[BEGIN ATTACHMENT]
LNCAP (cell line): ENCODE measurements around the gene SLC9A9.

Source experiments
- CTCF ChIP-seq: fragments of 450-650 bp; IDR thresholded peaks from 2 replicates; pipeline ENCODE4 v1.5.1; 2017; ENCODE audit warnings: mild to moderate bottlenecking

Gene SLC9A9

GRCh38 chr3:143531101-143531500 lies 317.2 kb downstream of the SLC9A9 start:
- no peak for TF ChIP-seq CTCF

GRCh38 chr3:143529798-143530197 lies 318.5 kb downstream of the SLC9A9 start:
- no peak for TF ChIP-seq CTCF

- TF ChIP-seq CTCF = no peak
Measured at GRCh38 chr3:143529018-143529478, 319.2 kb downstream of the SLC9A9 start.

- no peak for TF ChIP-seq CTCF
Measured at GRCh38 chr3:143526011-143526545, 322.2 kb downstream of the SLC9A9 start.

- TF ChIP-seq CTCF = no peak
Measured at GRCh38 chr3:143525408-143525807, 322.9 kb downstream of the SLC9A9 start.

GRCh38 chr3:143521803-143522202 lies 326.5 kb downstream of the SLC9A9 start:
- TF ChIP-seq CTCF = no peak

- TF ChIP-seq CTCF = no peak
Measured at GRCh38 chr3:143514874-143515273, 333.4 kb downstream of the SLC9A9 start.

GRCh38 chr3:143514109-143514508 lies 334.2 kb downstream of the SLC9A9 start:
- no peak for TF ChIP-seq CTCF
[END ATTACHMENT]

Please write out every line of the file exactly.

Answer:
LNCAP (cell line): ENCODE measurements around the gene SLC9A9.

Source experiments
- CTCF ChIP-seq: fragments of 450-650 bp; IDR thresholded peaks from 2 replicates; pipeline ENCODE4 v1.5.1; 2017; ENCODE audit warnings: mild to moderate bottlenecking

Gene SLC9A9

GRCh38 chr3:143531101-143531500 lies 317.2 kb downstream of the SLC9A9 start:
- no peak for TF ChIP-seq CTCF

GRCh38 chr3:143529798-143530197 lies 318.5 kb downstream of the SLC9A9 start:
- no peak for TF ChIP-seq CTCF

- TF ChIP-seq CTCF = no peak
Measured at GRCh38 chr3:143529018-143529478, 319.2 kb downstream of the SLC9A9 start.

- no peak for TF ChIP-seq CTCF
Measured at GRCh38 chr3:143526011-143526545, 322.2 kb downstream of the SLC9A9 start.

- TF ChIP-seq CTCF = no peak
Measured at GRCh38 chr3:143525408-143525807, 322.9 kb downstream of the SLC9A9 start.

GRCh38 chr3:143521803-143522202 lies 326.5 kb downstream of the SLC9A9 start:
- TF ChIP-seq CTCF = no peak

- TF ChIP-seq CTCF = no peak
Measured at GRCh38 chr3:143514874-143515273, 333.4 kb downstream of the SLC9A9 start.

GRCh38 chr3:143514109-143514508 lies 334.2 kb downstream of the SLC9A9 start:
- no peak for TF ChIP-seq CTCF